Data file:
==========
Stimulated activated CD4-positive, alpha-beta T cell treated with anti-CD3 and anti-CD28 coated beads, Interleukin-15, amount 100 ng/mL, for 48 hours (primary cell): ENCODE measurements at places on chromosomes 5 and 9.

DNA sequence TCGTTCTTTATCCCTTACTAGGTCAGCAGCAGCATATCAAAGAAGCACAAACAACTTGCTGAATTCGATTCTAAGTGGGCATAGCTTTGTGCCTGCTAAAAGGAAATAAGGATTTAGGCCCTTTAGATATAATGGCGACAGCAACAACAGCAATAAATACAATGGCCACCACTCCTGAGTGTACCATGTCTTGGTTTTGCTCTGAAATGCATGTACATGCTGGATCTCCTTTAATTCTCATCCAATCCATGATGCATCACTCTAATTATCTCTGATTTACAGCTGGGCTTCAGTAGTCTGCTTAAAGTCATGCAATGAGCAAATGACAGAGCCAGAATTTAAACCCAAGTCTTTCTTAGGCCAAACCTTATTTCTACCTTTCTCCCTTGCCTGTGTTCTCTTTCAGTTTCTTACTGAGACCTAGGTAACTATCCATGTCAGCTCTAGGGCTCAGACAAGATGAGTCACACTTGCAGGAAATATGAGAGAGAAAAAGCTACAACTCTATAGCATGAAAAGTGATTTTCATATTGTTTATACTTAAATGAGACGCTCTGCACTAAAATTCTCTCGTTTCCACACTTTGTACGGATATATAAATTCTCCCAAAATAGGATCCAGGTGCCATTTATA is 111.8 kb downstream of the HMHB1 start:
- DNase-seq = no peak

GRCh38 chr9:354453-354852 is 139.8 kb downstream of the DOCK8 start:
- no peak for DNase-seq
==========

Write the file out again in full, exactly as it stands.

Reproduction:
Stimulated activated CD4-positive, alpha-beta T cell treated with anti-CD3 and anti-CD28 coated beads, Interleukin-15, amount 100 ng/mL, for 48 hours (primary cell): ENCODE measurements at places on chromosomes 5 and 9.

DNA sequence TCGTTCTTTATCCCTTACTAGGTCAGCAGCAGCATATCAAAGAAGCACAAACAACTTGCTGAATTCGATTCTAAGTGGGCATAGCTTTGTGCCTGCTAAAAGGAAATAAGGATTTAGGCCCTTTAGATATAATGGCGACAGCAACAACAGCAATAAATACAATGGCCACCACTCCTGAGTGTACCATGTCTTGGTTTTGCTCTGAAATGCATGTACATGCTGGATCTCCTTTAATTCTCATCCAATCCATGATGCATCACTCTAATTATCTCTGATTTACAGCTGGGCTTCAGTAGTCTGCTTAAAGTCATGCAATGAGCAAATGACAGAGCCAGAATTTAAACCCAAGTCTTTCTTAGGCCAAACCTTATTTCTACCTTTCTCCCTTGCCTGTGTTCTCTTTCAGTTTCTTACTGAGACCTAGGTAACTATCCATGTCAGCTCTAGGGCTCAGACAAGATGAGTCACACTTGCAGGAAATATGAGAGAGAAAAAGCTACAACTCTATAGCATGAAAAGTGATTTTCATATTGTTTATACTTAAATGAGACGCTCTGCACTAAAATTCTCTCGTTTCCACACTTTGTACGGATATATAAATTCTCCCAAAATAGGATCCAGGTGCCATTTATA is 111.8 kb downstream of the HMHB1 start:
- DNase-seq = no peak

GRCh38 chr9:354453-354852 is 139.8 kb downstream of the DOCK8 start:
- no peak for DNase-seq